The Clean Power Plan is now officially in business and protecting the health and safety of all Americans.
The Clean Power Plan establishes America’s first-ever nationwide limits on harmful carbon pollution from our nation’s largest source, power plants. It builds on years of stakeholder engagement and input, and adopts a flexible approach that empowers states to develop their own individually tailored compliance plans that reflect their own policy priorities.
Power Companies Are Working With States to Craft Compliance Plans
Major power companies have recognized the opportunities available with home-grown compliance plans that fully harvest state flexibility and the potential of a low-carbon economy. Xcel Energy, for example, just announced plans to cut carbon emissions across its Northern States Power system by 60 percent by 2030, at negligible cost to consumers. Read More
The oil and gas industry has been busy the last few years trying to respond to significant environmental concerns raised by an often skeptical public. While there have been noteworthy improvements in how industry conducts business and how regulators oversee this activity, more needs to be done to manage risks.
In an invited guest editorial in this month’s Journal of Petroleum Technology, EDF Senior Policy Director Scott Anderson offers our assessment of where efforts to protect water need to focus at this juncture. The editorial is re-posted with permission of the Society of Petroleum Engineers. Read the full editorial here.
Image Source: Flickr user Jeremy Buckingham
Also posted in Natural Gas
Each month, the Energy Exchange rounds up a list of top clean energy conferences around the country. Our list includes conferences at which experts from the EDF Clean Energy Program will be speaking, plus additional events that we think our readers may benefit from marking on their calendars.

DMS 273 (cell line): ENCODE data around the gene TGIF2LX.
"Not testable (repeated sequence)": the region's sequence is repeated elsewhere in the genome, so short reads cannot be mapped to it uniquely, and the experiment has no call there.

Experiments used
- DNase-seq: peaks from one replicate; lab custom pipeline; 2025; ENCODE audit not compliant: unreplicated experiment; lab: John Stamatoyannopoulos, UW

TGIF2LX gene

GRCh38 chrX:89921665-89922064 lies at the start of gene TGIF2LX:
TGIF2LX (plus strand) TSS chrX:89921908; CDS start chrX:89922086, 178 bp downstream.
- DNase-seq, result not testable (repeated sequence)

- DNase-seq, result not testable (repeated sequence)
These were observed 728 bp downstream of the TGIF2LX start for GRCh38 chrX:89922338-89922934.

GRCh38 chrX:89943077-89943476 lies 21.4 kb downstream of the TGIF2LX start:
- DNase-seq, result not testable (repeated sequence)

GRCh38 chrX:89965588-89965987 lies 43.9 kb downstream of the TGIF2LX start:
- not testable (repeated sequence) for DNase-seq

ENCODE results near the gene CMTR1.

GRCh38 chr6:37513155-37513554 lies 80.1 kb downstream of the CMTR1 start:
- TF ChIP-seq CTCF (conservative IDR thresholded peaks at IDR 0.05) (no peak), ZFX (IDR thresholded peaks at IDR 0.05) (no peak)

Top clean energy conferences featuring EDF experts in November:
November 3-5: European Utility Week (Vienna, Austria)
Speaker: Kate Zerrenner, Manager
- With two programs—the Strategic Conference Program and the free-to-attend Hub Sessions on the exhibition floor—as well as a multitude of new exhibition features, the event is a dynamic environment for the smart energy community to come together and thrash out which strategies will be the most effective or most affordable in the future.
November 6-7: Yale Environmental Sustainability Summit (New Haven, CT)
Speaker: Fred Krupp, President
- How will our planet provide food, energy, and water for a growing population and as our climate changes? Can we develop more sustainable systems for producing and distributing food; drive towards lower carbon and GHG intensity in our economies; and effectively manage our increasingly scarce fresh water supplies and fragile ecosystems? How can efficiency and innovation help reduce our impact—while increasing our well-being? The Yale Environmental Sustainability Summit (YESS) will engage University alumni, faculty, staff, and students—as well as outside experts, practitioners, and scholars—to tackle topics, including these, in the first annual conference of its kind at Yale. Fred is scheduled to deliver remarks during the conference dinner on Friday, Nov. 6. Read More
What a difference a year can make. Even before the last weeks tick away, 2015 stands out as a remarkable and dynamic year for climate and energy in the United States.